These shocks affect the wage and profit according to equation (3). The ω parameter determines the extent to which wages are subject to transitory shocks.2 In this way the variance of the wage is allowed to differ from the variance of profits. In addition, the correlation between wages and profits are determined by ω. Wages and profits are perfectly correlated when ω is equal to one and can be positively or negatively correlated when ω differs from one.3 The calibrated model estimates ω using data on the correlation and variances of wage and profit income in the United States. B. Individual Behavior The representative individual has log utility over the amount of labor to supply, L, public consumption, g, and private consumption, c. Private consumption is divided into goods that are taxed, βc, and untaxed, (1 − β)c.4 Individuals maximize utility by choosing

2Note

that χ is determined mechanically from f (L) = wL + π. ω is a reduced-form parameter encompassing bargaining and other frictions in the labor market. 4The budget constraint can be written as (1 − τ )wL + π = (1 + t )c + c . First, make the consumption good w c 1 2 substitutions; c1 = βc and c2 = (1 − β)c. Second, rearrange the budget constraint such that the right hand side equals c(1 − tc β). Third, define τc = tc /(1 + tc β) and substitute into the budget constraint. Finally, rearrange to get the budget constraint in the text. 3The

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their labor supply and division of private consumption captured by β. Individuals use their wage income, taxed at the rate τw , and untaxed profit income, π, to pay for private consumption. The wage they receive is subject to production shocks known to the individual before she makes her labor supply decision. (4)

U (c, β, L; g) = α1 log(βc) + α2 log((1 − β)c) + α3 log(g) + α4 log(1 − L) c = (1 − τc β)[(1 − τw )wL + π] = (1 − τc β)y

The individual optimization produces equations for labor and β from the first-order conditions in equations (5) and (6). In equation (5) U2 , the derivative of utility with respect to β, is equal to zero when the consumption tax rate is zero. In this case there is no distortion between consumption goods because there is no consumption tax. When the consumption tax rate is not zero, the ratio of the marginal benefits of private consumption and β is equal to τc y, which is the additional tax revenue the government collects due to a marginal change in β. In the parameterized model, labor is a function of the income tax rate, the wage, profit, and utility parameters and β is a function of the consumption tax rate and utility parameters.5 (5)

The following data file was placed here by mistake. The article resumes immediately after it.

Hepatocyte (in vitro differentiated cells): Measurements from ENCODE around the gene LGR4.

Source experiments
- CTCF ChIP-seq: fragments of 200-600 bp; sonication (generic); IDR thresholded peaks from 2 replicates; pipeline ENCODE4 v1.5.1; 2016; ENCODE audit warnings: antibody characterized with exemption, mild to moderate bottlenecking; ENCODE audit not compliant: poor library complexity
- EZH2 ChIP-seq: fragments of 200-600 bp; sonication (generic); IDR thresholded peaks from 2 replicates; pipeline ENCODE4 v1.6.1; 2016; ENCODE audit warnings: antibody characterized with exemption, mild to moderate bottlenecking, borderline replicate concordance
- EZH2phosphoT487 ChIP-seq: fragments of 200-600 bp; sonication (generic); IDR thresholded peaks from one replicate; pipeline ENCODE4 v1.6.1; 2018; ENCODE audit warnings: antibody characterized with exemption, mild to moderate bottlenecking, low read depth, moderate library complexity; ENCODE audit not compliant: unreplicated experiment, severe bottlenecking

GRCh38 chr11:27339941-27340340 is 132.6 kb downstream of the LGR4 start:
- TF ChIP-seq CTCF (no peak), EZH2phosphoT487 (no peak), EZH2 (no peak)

U2 = τc y U1

(6)

−U3 = (1 − τc β)(1 − τw )w U2

C. Government The government maximizes the expected value of the indirect utility function, found by substituting the equations for labor, β, and consumption into the representative individual’s utility function. Two assumptions are made for expository convenience: i) the supply of 5

L=

(α1 + α2 )(1 − τw )w − α4 π (α4 + α1 + α2 )(1 − τw )w

(α1 + α2 )(1 + τc ) + α1 τc − −8α1 (α1 + α2 )τc + ((α1 + α2 )(1 + τc ) + α1 τc )2 β= 4(α1 + α2 )τc

1/2

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the public good is set equal to the tax revenue and ii) the utility function is additively separable such that U1,4 = 0.6 These assumptions allow the social welfare function to be written as in equa¯ are the mean levels of private and public consumption and σ 2 and σ 2 are tion (7), where c¯ and R c R the variances of private and public consumption respectively. The function M (·) represents the expected utility from private consumption, including leisure, and the function G(·) represents the expected utility from public consumption. The shape of these functions quantifies the costs from volatility, implicitly defining the risk attitudes of public and private consumption.7 Z (7)